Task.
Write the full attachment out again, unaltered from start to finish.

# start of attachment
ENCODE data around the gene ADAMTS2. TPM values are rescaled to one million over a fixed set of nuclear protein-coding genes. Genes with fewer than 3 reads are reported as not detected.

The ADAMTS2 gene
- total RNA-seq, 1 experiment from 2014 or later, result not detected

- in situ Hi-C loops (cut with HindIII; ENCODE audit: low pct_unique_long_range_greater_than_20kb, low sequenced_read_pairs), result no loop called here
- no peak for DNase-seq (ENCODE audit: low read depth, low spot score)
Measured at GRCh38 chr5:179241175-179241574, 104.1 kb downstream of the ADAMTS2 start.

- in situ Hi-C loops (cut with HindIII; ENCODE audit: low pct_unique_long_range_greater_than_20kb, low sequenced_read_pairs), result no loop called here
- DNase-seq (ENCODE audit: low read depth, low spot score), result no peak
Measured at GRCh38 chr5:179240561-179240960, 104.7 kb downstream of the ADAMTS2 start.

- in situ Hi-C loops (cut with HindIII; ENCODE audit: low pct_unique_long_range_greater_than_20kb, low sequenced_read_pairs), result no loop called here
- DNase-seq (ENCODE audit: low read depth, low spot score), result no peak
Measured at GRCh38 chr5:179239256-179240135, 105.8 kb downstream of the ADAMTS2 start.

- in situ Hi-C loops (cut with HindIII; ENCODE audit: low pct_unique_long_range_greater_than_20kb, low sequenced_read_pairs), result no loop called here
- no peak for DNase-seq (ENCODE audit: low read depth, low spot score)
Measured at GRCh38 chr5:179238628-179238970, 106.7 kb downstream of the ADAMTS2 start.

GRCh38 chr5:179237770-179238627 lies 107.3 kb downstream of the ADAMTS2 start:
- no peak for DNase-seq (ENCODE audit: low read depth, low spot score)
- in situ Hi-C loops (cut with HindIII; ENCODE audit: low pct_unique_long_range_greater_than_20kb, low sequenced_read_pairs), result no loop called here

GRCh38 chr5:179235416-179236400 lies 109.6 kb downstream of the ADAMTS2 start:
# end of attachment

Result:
ENCODE data around the gene ADAMTS2. TPM values are rescaled to one million over a fixed set of nuclear protein-coding genes. Genes with fewer than 3 reads are reported as not detected.

The ADAMTS2 gene
- total RNA-seq, 1 experiment from 2014 or later, result not detected

- in situ Hi-C loops (cut with HindIII; ENCODE audit: low pct_unique_long_range_greater_than_20kb, low sequenced_read_pairs), result no loop called here
- no peak for DNase-seq (ENCODE audit: low read depth, low spot score)
Measured at GRCh38 chr5:179241175-179241574, 104.1 kb downstream of the ADAMTS2 start.

- in situ Hi-C loops (cut with HindIII; ENCODE audit: low pct_unique_long_range_greater_than_20kb, low sequenced_read_pairs), result no loop called here
- DNase-seq (ENCODE audit: low read depth, low spot score), result no peak
Measured at GRCh38 chr5:179240561-179240960, 104.7 kb downstream of the ADAMTS2 start.

- in situ Hi-C loops (cut with HindIII; ENCODE audit: low pct_unique_long_range_greater_than_20kb, low sequenced_read_pairs), result no loop called here
- DNase-seq (ENCODE audit: low read depth, low spot score), result no peak
Measured at GRCh38 chr5:179239256-179240135, 105.8 kb downstream of the ADAMTS2 start.

- in situ Hi-C loops (cut with HindIII; ENCODE audit: low pct_unique_long_range_greater_than_20kb, low sequenced_read_pairs), result no loop called here
- no peak for DNase-seq (ENCODE audit: low read depth, low spot score)
Measured at GRCh38 chr5:179238628-179238970, 106.7 kb downstream of the ADAMTS2 start.

GRCh38 chr5:179237770-179238627 lies 107.3 kb downstream of the ADAMTS2 start:
- no peak for DNase-seq (ENCODE audit: low read depth, low spot score)
- in situ Hi-C loops (cut with HindIII; ENCODE audit: low pct_unique_long_range_greater_than_20kb, low sequenced_read_pairs), result no loop called here

GRCh38 chr5:179235416-179236400 lies 109.6 kb downstream of the ADAMTS2 start: